La Roja will kick off their title defence against the Netherlands at Arena Fonte Nova on June 14, in what will be a rematch of the 2010 final. Spain will be looking forward to achieving two things no other footballing nation has done before, and that is:
- To win a 4th major trophy in a row (after Euro 2008, World Cup 2010 and Euro 2012)
- Be the first European team to do it on South American soil.
Spain are gifted with the sort of squad depth that not even Sheikh Mansour’s billions can buy at Manchester City. At any moment of the match, coach Vicente Del Bosque has the option (or luxury) to bring on Cesc Fabregas, Juan Mata, and Santi Cazorla to make a difference. If there was anything close to decadence in football, this squad would be it.
With Iker Casillas behind the impressive back line of Cesar Azpilicueta, Sergio Ramos, Gerard Pique and Jordi Alba, it seems like they are already secured at the back heading into the World Cup.
Xabi Alonso and Sergio Busquets will be required to retain the ball and unlock defences in the 4-2-3-1 system, as they let the three creative midfielders in front of them work their magic. Defenders will have to be on red alert to prevent the likes of Pedro Rodriguez, Andres Iniesta and David Silva from dictating play.
Spain’s reliance on an ageing David Villa, a misfiring Fernando Torres, and the “False 9” system seemed to resemble an Achilles heel at times, so the inclusion of Diego Costa will make for a very welcome addition.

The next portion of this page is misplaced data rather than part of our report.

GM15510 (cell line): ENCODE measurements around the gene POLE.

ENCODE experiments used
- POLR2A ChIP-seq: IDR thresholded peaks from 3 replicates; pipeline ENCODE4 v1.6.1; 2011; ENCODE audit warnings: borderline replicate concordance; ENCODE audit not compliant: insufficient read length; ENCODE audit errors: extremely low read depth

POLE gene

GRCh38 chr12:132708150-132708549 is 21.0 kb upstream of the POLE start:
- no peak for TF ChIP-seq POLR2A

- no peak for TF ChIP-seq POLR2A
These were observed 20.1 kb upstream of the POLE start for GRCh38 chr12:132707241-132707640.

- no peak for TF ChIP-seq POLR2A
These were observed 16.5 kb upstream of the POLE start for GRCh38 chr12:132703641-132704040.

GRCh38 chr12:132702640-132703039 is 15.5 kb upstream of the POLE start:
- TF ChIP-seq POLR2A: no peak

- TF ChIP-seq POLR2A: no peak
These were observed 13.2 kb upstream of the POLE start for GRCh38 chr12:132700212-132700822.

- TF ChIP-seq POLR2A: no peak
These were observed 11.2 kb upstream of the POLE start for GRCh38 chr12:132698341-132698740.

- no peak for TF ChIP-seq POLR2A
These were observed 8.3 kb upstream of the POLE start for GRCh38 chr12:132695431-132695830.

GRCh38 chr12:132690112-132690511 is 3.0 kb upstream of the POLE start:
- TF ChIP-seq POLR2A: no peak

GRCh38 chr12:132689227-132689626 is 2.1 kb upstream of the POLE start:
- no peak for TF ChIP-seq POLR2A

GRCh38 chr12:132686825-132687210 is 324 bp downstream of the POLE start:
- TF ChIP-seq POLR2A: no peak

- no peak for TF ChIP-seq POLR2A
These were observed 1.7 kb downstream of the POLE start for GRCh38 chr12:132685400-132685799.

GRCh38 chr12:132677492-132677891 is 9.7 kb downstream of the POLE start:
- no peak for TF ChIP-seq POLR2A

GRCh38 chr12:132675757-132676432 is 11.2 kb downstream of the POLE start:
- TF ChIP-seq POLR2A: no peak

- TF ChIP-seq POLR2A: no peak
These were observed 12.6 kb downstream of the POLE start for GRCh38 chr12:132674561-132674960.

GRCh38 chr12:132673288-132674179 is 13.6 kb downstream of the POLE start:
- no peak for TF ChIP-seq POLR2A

The concern for Spain might be that the one midfielder who has been at the heart of the nation’s success is ageing. Xavi, tiki taka’s greatest exponent and a 132-cap veteran, is 34. At an age where fitness levels decline, there is a niggling fear that he might not be able to produce the same sort of magic he did in years past. When everyone around you is discussing who your successor should be, that possibility becomes even more real.
La Roja have only lifted the cup once and that was back in 2010 thanks to an extra-time goal from midfield maestro Iniesta. They will be looking forward to making history in Rio.
Take a glance at the Spanish squad and it’s obvious that they have a wealth of talent in midfield. That is why Brazil-born Diego Costa will be the key player, as he will have to finish off the chances that the midfield provides him with. The hamstring tear he suffered in the Champions League Final last month isn’t as serious as first feared, so he is still expected to play a huge part for La Roja. Having been granted Spanish citizenship back in September 2013, it will be a controversial moment if he were to lift the trophy for Spain, at the place of his birth.
How far will they go?
With Spain, you can always be assured that they will be passing the ball to the final stages of any tournament. To do that, they will need Costa to be fully fit, and Alonso, Xavi and Iniesta to replicate their magic from 2010. A place in the final would surprise no one, and winning it would surprise even fewer. Preventing complacency from creeping into the squad is key, as the core of this team has won everything there is to win.